Bookmark   July 9, 2011 at 2:10AM
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alexander3_gw(6 Pennsylvania)

>The formula would have to be slightly different from FP in terms of the building
>blocks. They use phosphoric acid as an ingredient to push the pH down and >help keep things in solution. This means that people would have to be willing >to deal with a pretty strong acid (not dangerous if you do it right, but someone >would likely not pay attention and get burned).

Maybe I'm not following you here, but at home, people wouldn't have to push the pH down to get things into solution, because they would presumably not be making the concentrate, but the final concentration for use on plants, right?

Alex

    Bookmark   July 9, 2011 at 9:29AM
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greenman28 NorCal 7b/8a

Foliage Pro is in the supplier catalogues now.

If a local shop carries any Dyna Grow products, they do have access to Foliage Pro.
I went through the catalogue with the guy at the shop, found it, ordered it. $20 a gallon.

Josh

    Bookmark   July 9, 2011 at 12:19PM
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redshirtcat(6a MO StL)

Hey Josh,

I used to get mine for 26$ a gallon locally. The distributor in the area stopped carrying it for that price because they said they couldn't get it for anywhere near that from Dyna-Gro anymore. When I called Dyna-Gro they said that the -wholesale- rate was above $26 now and that I shouldn't expect to find it near the old price anywhere unless it was in an old catalogue. I was basically told I couldn't get that price even at 55 gallon rates.

That's why I got angry enough to go this new route. I can see exactly what it costs to replicate and I can see that they are ripping us off (and that's with me buying the ingredients retail). I had no bone to pick with DynaGro when I could get it for 26$ a gallon but I think they're just taking advantage of their good buzz/pr now and trying to capitalize by raising the price since competition isn't stopping them.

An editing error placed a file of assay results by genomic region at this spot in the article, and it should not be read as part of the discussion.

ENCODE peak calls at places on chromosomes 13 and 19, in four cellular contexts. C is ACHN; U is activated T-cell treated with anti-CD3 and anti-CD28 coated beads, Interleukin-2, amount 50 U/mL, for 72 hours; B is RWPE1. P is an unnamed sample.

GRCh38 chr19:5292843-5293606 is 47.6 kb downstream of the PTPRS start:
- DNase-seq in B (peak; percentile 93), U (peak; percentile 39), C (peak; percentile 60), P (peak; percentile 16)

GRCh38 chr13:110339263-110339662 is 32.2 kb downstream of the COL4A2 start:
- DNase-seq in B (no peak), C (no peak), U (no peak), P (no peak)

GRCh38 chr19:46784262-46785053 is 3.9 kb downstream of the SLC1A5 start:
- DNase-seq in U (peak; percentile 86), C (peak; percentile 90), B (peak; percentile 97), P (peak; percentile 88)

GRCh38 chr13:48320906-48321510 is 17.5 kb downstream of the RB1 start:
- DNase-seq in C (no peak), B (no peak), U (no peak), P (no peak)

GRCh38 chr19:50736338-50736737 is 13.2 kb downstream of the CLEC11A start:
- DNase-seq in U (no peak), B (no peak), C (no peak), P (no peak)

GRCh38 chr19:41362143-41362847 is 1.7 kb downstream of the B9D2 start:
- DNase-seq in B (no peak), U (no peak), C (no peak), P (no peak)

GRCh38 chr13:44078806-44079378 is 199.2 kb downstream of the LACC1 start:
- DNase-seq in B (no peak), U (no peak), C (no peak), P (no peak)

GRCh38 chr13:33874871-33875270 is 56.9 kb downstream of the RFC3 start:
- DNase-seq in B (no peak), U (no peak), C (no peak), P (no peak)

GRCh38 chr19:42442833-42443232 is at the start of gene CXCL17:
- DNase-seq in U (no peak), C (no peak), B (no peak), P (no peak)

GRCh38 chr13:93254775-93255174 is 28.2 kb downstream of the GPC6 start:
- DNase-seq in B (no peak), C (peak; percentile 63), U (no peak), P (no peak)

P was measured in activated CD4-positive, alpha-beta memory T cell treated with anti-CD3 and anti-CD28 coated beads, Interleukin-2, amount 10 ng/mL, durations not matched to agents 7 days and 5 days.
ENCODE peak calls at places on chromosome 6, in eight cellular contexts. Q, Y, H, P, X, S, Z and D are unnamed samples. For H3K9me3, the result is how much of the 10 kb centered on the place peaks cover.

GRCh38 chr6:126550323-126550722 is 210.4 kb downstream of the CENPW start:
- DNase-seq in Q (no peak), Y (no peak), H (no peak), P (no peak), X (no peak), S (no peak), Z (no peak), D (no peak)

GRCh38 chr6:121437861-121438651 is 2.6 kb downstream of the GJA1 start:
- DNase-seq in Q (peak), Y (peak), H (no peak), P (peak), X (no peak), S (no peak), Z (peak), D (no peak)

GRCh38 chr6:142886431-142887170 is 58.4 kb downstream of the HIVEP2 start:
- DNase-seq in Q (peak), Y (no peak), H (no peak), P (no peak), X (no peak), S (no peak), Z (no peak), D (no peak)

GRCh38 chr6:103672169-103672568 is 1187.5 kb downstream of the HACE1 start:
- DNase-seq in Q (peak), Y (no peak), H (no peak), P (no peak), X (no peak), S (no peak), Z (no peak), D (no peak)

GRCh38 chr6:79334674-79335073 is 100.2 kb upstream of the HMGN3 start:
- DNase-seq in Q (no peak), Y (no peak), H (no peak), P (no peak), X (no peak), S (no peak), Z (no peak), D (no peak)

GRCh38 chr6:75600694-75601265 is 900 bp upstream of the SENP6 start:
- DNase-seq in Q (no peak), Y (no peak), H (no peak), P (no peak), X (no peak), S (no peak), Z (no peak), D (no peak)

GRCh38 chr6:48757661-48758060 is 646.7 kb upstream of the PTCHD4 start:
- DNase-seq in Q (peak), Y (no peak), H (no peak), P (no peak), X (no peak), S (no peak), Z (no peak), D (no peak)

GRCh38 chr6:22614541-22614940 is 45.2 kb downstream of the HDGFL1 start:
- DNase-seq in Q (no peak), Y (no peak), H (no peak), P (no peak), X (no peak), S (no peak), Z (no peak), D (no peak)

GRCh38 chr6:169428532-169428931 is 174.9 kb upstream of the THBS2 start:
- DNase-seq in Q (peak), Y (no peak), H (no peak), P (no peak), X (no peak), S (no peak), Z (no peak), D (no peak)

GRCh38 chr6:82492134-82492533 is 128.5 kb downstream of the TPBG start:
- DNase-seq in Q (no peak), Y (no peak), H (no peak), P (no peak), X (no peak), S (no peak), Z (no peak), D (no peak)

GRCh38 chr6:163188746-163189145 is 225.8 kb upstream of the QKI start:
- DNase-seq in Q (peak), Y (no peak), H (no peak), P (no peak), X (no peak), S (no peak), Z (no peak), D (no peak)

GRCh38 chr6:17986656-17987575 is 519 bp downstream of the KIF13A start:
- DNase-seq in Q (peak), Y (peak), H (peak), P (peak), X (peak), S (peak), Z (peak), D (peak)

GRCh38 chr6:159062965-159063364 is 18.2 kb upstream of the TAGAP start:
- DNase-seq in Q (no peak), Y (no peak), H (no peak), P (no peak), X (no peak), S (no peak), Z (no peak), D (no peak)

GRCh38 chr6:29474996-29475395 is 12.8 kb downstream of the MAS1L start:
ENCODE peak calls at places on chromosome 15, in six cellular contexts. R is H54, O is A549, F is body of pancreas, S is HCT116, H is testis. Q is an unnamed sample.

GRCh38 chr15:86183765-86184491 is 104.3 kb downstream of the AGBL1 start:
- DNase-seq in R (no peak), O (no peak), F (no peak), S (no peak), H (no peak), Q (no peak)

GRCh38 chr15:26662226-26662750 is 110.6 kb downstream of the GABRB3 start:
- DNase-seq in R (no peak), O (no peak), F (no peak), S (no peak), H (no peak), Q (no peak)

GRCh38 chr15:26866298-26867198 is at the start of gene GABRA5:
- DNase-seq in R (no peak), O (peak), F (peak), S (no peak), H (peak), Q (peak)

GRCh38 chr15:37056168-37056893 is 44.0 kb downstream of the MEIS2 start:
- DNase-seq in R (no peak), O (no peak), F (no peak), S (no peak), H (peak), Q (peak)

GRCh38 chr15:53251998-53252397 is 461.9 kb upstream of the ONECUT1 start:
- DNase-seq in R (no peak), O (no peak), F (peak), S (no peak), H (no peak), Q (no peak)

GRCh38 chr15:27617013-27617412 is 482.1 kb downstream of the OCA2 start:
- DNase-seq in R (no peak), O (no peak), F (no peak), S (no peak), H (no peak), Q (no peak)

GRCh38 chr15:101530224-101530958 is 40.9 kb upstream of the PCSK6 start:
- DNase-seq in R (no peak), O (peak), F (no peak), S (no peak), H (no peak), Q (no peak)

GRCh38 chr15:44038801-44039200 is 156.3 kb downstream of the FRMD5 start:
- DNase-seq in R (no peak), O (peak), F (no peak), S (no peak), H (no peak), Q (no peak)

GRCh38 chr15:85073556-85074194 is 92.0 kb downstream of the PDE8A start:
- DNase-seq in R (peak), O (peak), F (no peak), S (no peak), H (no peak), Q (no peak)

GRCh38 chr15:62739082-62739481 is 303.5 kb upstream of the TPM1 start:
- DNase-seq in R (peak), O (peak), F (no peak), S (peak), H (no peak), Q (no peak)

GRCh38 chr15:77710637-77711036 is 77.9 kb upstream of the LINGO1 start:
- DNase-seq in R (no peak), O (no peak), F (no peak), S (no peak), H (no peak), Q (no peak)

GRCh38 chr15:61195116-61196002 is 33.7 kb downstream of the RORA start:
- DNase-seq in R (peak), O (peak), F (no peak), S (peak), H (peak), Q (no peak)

Just in case my experiment doesn't work out - where are you still finding it for 20$ a gallon?

    Bookmark   July 9, 2011 at 3:01PM
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greenman28 NorCal 7b/8a

Well that sounds crappy...
Hopefully the price won't be higher when I refill.
I'm buying it at a grow shop, 530 Grow, something like that.
I can also purchase it at Yamasaki nursery a little further in town.

Josh

    Bookmark   July 9, 2011 at 5:36PM
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redshirtcat(6a MO StL)

Oh alexander, sorry, I didn't see your post.

That isn't what I had in mind, no. You would have to mix the dry ingredients together into 1 gallon of distilled water. This would give you a solution that mimics Foliage Pro. The way around using phosphoric acid would involve using a dry acidic powder in lieu of the phosphoric acid and then pushing up the levels of other phosphate-containing ingredients. That way no one would have to work with dangerous acids.

One could, of course, mix it as you suggest into a final watering solution but then you'd have to either make a huge batch. If you use FP at a rate 1/4 tsp per gallon then you'd be mixing up a batch of 3072 gallons of solution, etc.

I just made a batch of this today and I believe I have the formula correct. My pH and EC levels check out compared to FP. The only problem is that I need a purer source of ammonium nitrate - the source I used doesn't fully dissolve in water. I'll keep looking (and raising red flags all over the state, eyeroll).

But basically I made a 9-3-6 fertilizer today with Ca and Mg in solution and the same micros that FP contains. I'm going to send a sample to JR Peter's lab for testing to verify before I use it. The only difference between what I made and FP is that they add a dye to theirs and mine is more clear. I also have small quantities of undissolved AN so I might have a very slightly lower N number until I find a better source of that particular chemical. I could also up the amount of the source I'm using and then just filter the solution but that's an annoying step for anyone else to have to perform.

Or dynagro could just sell it at a fair price, eyeroll.

    Bookmark   July 9, 2011 at 10:06PM